Hey all :),
First off, I have to issue a warning that this is going to be a weird post because I’m quite happy right now, but all of the topics I’ve written down for the week were written in my reflective mode. Reflective mode also being my mildly-self-critical / observational / analytic mode, which entails a lower level of arousal than I’m feeling right now and is accompanied by nice complete sentences that begin with subjects and are followed by verbs and don’t get Word’s green squiggly “fragment warning!” attached. I will try my best to keep it contained.
But first off, the reason why I’m excited (besides the bouncy music I was playing while making my daily powerpoint showing the data from my participants). We had our first day of Bumps today! Bumps are a rowing thing. In Cambridge, the “river” is the Cam, which is really much more like a canal and is about as wide as a school bus / length of a boat. People want to race each other in Cambridge, but the river isn’t really wide enough for more than two abreast (and that becomes unsafe around corners) so what they do is line a bunch of boats up and have them play one gigantic game of tag. You have to catch the boat in front of you before you get caught by the boat behind you, and your race ends when either of things happen or you finish rowing the entire course without getting near your neighbors. It’s called Bumps because you have to physically hit the boat in front of you to make them concede, and then you move to their spot the next day. It’s quite… Cambridgian (Traditional? Odd?). This is a four-day affair during the afternoon, so you miss school/work/whatever you’re normally being productive doing during the day. And the races begin by bonafide cannons going off. They’re very loud, and it means that you never quite know when you’re going to start since they have to light the things.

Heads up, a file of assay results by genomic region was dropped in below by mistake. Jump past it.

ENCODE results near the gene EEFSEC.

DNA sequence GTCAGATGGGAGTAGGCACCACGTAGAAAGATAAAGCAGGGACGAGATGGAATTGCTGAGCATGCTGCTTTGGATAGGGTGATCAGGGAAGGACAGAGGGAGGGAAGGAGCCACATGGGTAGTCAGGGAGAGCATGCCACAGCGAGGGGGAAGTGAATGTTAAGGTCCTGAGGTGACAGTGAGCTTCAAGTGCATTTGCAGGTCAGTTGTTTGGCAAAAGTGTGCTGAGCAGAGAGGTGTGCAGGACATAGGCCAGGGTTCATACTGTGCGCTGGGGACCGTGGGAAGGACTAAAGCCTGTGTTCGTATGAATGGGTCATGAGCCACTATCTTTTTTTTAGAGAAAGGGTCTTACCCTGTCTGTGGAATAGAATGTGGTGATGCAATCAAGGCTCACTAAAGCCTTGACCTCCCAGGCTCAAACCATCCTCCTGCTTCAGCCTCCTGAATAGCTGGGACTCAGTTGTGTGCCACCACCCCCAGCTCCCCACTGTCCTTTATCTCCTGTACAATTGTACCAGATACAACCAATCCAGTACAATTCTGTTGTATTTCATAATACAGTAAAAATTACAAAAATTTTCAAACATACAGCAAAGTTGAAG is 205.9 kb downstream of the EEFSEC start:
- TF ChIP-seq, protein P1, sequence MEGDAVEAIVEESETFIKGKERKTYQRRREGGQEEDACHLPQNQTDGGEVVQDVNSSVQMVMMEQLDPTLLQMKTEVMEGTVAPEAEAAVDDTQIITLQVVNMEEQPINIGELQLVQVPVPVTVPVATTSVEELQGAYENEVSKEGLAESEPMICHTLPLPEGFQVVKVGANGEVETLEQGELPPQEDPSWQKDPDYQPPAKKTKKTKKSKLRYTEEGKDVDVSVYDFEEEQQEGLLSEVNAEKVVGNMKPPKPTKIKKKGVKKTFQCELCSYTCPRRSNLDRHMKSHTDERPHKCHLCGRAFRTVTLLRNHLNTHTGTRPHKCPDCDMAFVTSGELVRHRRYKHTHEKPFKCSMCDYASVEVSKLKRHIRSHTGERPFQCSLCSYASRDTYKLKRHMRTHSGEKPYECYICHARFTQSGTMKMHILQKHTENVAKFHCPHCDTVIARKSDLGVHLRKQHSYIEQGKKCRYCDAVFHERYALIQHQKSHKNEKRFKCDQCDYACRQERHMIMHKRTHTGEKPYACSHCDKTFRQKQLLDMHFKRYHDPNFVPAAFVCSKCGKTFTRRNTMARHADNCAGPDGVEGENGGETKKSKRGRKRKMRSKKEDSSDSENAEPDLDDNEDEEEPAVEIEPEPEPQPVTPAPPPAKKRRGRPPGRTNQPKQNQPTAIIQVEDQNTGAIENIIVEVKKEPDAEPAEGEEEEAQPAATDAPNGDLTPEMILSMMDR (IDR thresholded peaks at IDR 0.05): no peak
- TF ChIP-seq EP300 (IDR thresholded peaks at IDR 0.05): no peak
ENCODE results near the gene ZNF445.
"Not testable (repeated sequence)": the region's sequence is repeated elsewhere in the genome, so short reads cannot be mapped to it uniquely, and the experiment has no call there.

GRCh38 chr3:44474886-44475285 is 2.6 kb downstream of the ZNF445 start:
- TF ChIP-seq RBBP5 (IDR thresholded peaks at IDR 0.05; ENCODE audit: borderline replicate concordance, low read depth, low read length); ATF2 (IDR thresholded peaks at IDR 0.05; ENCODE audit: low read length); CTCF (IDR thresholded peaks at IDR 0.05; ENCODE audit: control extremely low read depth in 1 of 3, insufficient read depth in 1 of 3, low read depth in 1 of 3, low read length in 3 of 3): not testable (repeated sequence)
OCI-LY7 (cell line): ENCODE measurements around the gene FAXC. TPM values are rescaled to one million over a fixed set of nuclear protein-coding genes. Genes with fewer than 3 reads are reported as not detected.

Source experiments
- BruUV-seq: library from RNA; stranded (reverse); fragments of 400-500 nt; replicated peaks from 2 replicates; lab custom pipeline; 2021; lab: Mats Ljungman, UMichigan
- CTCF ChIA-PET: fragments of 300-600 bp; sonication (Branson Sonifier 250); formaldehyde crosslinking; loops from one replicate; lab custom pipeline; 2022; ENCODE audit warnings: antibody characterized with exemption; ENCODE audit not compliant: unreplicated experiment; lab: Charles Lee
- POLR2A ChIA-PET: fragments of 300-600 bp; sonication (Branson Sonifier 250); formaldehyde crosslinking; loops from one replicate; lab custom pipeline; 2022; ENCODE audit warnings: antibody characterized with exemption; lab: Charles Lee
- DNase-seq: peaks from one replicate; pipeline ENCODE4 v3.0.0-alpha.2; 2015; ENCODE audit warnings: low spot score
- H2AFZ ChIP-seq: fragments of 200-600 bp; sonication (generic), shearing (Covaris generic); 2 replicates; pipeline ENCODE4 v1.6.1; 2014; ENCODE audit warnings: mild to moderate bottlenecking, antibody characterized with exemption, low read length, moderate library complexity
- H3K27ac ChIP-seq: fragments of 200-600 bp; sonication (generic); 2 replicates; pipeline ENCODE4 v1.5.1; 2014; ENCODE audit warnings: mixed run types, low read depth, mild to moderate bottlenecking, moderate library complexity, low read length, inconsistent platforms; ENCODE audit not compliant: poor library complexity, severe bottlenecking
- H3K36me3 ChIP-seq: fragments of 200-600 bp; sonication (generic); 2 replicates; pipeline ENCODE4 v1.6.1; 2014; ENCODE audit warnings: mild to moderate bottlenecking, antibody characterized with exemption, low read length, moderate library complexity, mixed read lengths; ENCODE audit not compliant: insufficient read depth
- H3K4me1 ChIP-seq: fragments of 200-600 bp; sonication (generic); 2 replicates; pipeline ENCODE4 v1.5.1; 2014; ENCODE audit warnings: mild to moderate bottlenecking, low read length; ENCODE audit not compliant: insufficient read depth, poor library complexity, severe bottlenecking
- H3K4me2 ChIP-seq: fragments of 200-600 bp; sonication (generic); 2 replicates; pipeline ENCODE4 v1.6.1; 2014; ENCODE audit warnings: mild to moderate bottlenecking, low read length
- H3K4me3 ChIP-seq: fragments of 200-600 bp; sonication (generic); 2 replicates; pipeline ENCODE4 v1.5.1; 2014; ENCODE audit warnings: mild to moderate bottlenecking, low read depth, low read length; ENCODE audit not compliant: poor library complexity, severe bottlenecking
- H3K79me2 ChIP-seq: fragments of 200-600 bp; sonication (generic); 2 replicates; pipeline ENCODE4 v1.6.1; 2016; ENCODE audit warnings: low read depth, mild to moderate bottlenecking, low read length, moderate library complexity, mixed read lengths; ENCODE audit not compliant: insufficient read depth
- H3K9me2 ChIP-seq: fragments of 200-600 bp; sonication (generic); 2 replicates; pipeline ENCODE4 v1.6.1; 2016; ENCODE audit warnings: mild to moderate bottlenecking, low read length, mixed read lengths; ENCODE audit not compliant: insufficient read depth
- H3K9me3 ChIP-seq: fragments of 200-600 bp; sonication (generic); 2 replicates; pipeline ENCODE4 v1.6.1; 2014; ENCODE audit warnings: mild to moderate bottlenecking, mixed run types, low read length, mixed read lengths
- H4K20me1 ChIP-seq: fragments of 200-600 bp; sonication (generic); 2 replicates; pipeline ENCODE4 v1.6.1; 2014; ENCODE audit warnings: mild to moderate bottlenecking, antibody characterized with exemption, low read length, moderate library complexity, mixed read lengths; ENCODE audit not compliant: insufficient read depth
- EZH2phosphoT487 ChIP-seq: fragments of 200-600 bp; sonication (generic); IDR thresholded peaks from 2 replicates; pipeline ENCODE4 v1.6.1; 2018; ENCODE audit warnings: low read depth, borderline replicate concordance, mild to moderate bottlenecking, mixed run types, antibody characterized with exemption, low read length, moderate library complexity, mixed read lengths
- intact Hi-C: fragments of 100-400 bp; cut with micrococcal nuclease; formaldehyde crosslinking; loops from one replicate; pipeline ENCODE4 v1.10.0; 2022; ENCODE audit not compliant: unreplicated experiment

Needless to say, we Bumped the boat in front of us. I now know the names of all of the boats in front of us and a good portion of those behind us, for which I assign incredible credit to my boat’s crew members, because I really wasn’t trying to learn these things. There was a LOT of rowing and a LOT of discussion this week of what was going to happen, and I’m so glad we got through the first race successfully. There was one moment where we were rowing back today—beautiful weather, sunshine and perfect temperature, low wind—and I just felt this complete sense of satisfaction. It went away in the next few seconds, because when I’m in the boat I’m pretty much always in a state of mild panic and focused attention trying to get the blade in the water, but that was an excellent moment. I’m hoping to force my brain into more of those relaxed enjoyment states in the future. (… Remember when I had just started rowing and I was like: “it’s only one motion, what’s so hard about that?” It is only one motion, but every stroke is different when you’re doing it with seven other people. Our bodies are amazing—can adjust to so many things without explicit attention—but I also find it astonishing that it takes so much training to complete a series of movements repeatedly and consistently.)